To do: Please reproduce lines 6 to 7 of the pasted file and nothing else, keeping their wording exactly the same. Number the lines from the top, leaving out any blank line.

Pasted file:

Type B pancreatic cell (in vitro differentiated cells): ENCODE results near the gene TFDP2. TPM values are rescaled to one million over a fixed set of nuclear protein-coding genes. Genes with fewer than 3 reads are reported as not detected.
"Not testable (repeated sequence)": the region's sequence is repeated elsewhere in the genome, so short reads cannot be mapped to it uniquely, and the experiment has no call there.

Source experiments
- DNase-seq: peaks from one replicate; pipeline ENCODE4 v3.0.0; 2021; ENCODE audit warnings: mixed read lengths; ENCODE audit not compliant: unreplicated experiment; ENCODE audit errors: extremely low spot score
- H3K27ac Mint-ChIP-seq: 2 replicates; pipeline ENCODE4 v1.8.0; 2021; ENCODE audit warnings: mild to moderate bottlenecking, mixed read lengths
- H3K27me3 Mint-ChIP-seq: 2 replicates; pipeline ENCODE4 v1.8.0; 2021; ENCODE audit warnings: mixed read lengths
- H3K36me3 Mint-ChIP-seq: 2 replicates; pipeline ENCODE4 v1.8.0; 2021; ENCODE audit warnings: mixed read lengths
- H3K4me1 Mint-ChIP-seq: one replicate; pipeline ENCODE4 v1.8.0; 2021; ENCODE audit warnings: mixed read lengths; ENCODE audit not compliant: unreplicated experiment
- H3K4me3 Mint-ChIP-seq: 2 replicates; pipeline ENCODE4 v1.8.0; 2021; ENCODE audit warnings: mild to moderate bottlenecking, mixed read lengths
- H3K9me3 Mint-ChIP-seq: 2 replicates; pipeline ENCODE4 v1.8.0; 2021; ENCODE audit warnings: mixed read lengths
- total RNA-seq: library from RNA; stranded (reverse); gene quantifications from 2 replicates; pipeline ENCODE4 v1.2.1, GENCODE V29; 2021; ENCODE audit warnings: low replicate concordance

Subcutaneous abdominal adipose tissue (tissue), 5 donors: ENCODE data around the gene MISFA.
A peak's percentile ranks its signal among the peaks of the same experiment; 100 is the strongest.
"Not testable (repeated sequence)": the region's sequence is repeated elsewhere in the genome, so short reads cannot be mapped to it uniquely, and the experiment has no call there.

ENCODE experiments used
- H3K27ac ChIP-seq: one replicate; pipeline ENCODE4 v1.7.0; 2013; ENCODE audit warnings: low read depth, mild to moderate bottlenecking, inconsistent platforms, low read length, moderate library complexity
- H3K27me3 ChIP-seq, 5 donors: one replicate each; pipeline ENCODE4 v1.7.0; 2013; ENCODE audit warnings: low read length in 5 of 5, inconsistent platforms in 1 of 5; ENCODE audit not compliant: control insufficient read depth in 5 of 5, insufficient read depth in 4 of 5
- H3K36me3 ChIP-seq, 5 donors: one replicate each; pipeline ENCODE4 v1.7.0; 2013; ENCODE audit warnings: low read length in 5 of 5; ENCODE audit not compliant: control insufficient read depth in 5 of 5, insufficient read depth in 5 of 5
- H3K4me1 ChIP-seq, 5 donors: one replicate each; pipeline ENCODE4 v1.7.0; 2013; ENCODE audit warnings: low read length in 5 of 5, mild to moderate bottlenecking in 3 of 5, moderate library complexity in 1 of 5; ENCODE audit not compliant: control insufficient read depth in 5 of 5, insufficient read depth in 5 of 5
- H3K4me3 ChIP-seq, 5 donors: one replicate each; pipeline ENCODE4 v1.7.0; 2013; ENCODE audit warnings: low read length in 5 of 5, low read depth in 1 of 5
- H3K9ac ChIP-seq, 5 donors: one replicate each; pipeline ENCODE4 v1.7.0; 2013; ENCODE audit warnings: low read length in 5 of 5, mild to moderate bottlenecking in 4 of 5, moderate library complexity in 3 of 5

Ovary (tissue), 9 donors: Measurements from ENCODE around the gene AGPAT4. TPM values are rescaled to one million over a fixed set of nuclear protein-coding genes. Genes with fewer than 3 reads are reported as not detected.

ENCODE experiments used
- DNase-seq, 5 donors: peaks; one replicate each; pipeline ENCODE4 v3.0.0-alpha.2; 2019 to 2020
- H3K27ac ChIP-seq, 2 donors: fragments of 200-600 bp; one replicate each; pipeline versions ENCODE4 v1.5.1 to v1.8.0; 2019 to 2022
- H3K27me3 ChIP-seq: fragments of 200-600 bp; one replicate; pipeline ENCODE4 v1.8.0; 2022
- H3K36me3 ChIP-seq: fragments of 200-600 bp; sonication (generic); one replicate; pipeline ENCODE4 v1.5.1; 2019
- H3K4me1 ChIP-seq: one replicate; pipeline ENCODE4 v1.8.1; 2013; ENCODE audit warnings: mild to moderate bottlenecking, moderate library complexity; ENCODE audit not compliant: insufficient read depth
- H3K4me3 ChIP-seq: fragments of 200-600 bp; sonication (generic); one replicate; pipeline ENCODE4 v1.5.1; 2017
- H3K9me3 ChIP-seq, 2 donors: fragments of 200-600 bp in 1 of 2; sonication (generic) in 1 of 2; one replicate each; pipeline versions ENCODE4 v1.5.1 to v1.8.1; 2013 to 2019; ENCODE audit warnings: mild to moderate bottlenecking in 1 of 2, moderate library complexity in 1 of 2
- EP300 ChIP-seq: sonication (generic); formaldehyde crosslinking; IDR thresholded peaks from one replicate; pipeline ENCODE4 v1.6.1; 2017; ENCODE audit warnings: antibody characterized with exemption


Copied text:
- H3K27me3 Mint-ChIP-seq: 2 replicates; pipeline ENCODE4 v1.8.0; 2021; ENCODE audit warnings: mixed read lengths
- H3K36me3 Mint-ChIP-seq: 2 replicates; pipeline ENCODE4 v1.8.0; 2021; ENCODE audit warnings: mixed read lengths